|Camp end: SAARC artist with the NEC officals|
Despite the splashes of colours – green, blue, red, black and yellow – all depicting our immediate environment, that 19 artists from the SAARC member nations used, they all carried one message, impacts of climate change.
The SAARC art camp, which began from April 19, was initiated as a side event for the summit. The artists used their talents to express their views on issues of climate change. Sudath Abeysekara from Sri Lanka painted a picture of a tornado destroying almost everything in its path, leaving a landscape bereft of life and exposed under the intense heat of the sun.
“That’ll be our fate if we don’t act fast,” he said.
People, who watched the artists at work, first see them sketch vague outlines on a paper, before finally painting on the canvas, bringing light and life to the work through their portrayal of vivid images etched in their minds.
Sareena Khemka from India even used charcoal and sand in her painting to depict the adverse effects of fire turning the forest into soot and ashes, as it devoured trees and life forms on its way.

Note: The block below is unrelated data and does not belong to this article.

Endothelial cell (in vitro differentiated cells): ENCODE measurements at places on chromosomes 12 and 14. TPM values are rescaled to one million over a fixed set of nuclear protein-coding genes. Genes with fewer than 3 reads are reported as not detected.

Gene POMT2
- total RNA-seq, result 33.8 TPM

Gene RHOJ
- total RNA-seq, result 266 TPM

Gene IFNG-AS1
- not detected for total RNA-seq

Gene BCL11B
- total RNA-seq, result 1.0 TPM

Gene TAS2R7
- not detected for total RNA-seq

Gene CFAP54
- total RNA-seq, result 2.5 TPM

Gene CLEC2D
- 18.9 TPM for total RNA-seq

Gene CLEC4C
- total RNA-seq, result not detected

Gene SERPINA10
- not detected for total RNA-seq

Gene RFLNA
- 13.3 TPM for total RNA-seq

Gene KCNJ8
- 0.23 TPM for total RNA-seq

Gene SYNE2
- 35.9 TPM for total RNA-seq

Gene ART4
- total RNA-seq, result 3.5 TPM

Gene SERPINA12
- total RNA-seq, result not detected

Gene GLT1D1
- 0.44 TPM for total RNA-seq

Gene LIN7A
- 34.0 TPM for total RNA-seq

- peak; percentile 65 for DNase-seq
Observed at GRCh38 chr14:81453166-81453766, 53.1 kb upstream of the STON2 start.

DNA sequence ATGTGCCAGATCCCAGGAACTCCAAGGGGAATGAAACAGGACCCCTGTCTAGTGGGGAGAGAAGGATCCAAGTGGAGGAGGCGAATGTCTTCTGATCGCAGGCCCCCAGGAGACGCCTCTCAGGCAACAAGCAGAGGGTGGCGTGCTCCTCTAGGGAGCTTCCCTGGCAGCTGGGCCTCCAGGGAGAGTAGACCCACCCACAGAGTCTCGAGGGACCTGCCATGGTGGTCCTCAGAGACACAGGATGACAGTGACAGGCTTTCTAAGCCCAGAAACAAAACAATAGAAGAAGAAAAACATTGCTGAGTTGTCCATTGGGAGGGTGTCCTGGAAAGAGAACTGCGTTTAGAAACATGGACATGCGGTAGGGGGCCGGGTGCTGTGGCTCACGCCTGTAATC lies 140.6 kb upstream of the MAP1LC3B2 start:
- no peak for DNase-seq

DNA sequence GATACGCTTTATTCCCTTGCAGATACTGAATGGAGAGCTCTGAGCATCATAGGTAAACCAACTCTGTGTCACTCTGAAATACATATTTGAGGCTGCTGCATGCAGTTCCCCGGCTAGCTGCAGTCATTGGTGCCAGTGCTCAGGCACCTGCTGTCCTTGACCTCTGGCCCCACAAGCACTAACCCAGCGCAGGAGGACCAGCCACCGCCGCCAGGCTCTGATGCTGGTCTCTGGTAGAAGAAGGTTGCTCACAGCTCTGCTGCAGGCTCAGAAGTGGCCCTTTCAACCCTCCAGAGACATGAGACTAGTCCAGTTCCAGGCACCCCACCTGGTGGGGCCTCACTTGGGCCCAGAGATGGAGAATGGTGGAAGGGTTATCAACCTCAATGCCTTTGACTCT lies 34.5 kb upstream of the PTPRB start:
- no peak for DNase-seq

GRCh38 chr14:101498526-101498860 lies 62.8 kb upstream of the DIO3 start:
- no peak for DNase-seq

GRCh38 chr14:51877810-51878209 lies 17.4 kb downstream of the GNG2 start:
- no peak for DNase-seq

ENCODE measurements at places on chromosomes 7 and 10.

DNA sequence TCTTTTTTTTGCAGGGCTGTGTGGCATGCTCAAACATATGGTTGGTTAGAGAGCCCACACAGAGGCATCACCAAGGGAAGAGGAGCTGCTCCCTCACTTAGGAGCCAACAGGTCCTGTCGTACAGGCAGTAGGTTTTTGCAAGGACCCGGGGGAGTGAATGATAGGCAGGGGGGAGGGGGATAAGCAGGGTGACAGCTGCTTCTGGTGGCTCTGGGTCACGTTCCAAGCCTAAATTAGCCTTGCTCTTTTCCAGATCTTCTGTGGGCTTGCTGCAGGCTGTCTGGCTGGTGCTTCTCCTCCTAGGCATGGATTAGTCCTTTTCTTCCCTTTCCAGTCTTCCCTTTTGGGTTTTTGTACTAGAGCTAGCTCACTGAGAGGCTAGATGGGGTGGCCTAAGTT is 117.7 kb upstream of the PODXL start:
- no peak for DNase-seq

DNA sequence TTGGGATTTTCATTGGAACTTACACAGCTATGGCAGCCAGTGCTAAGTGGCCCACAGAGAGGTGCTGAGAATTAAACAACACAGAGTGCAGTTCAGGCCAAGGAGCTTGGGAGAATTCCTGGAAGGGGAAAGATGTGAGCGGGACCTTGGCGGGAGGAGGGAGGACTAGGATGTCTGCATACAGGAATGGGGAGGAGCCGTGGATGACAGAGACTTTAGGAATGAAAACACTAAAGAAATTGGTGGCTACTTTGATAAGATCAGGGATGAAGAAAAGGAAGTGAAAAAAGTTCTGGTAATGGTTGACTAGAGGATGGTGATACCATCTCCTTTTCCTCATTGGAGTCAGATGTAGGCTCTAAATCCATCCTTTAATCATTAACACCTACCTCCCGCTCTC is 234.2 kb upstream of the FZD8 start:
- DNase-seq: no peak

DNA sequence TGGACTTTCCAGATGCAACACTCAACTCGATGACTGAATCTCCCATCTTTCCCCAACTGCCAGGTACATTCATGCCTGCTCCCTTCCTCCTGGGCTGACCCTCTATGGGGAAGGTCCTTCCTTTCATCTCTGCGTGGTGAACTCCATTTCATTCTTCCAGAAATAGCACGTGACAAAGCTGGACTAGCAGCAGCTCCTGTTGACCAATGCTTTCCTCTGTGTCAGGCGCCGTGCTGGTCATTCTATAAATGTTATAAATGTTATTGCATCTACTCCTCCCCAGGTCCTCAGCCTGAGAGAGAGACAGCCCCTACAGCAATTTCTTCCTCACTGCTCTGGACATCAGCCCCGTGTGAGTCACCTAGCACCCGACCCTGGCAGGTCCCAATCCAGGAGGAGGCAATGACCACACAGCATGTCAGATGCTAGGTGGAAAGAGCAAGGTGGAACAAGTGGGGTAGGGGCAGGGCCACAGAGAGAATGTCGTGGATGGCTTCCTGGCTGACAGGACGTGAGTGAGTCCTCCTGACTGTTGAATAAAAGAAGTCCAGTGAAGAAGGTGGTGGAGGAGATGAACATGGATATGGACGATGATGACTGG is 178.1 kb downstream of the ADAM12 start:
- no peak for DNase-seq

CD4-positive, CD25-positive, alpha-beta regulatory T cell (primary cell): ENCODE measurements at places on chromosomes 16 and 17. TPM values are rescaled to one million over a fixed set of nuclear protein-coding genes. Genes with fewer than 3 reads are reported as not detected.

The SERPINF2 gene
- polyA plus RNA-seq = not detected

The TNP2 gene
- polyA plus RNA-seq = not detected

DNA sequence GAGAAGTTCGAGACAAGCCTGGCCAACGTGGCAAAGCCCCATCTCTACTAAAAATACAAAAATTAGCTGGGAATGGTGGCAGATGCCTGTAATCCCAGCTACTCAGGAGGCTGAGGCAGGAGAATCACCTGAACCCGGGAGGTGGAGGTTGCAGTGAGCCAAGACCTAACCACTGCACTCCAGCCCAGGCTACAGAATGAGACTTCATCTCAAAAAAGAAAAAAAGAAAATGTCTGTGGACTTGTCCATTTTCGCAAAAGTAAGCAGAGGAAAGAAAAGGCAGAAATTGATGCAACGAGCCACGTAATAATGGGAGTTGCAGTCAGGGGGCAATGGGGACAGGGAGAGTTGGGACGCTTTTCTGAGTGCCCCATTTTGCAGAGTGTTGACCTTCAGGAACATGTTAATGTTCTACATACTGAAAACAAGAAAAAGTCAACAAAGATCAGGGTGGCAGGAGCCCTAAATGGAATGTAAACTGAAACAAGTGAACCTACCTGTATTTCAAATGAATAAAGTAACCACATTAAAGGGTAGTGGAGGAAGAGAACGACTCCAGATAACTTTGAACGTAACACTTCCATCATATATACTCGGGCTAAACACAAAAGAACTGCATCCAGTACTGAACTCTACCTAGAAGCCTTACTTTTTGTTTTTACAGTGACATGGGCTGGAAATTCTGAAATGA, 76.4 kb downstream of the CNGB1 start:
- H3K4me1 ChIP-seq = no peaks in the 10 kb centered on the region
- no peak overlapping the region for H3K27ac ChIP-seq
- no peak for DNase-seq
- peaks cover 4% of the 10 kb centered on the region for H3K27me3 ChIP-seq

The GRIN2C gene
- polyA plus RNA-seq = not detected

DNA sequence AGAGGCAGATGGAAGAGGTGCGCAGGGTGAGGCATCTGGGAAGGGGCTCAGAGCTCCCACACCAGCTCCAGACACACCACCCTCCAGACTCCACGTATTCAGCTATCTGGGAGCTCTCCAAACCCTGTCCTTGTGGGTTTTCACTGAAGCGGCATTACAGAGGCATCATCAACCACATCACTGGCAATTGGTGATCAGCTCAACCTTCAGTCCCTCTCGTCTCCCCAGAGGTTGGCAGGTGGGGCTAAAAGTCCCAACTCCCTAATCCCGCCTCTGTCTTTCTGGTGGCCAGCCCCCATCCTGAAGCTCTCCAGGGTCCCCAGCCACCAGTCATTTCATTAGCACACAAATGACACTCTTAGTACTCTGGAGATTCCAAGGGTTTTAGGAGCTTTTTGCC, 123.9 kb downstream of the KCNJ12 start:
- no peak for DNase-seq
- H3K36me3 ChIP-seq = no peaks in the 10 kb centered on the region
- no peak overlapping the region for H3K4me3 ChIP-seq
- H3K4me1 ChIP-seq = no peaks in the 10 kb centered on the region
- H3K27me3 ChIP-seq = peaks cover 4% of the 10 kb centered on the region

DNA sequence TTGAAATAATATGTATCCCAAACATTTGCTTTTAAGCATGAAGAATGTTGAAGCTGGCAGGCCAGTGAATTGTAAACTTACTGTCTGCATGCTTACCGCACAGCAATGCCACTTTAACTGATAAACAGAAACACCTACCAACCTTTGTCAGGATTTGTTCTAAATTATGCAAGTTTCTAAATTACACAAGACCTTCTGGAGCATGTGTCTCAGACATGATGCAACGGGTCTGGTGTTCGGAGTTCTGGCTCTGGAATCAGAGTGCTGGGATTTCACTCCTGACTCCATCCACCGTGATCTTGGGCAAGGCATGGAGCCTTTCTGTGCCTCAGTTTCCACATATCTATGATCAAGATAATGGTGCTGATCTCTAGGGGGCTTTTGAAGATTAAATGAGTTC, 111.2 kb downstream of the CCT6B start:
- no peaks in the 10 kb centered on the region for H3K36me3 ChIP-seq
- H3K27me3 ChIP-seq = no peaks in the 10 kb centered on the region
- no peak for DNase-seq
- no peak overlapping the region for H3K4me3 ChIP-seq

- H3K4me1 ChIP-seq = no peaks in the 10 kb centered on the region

While most artists used material such as acrylic for their painting, Dr Mohammad Yousof Asefi from Afghanistan used oil paintings, which, he said, gave his art life. “It takes about two weeks for the oil paint to dry completely, but I love using it,” he said.
Of the 42 paintings, about 30 were painted in Thimphu, which were donated to national environment commission.
The SAARC artist camp concluded yesterday. All artists received certificates for their contributions and participation in the camp.
“The ideas and exposure I gained from the group of visiting artists has been of immense help should I decide to continue the trade,” Rinchen Wangdi, who has been an artist for 11 years, said. “For the first time Bhutan is experiencing new media art, installation and video art.”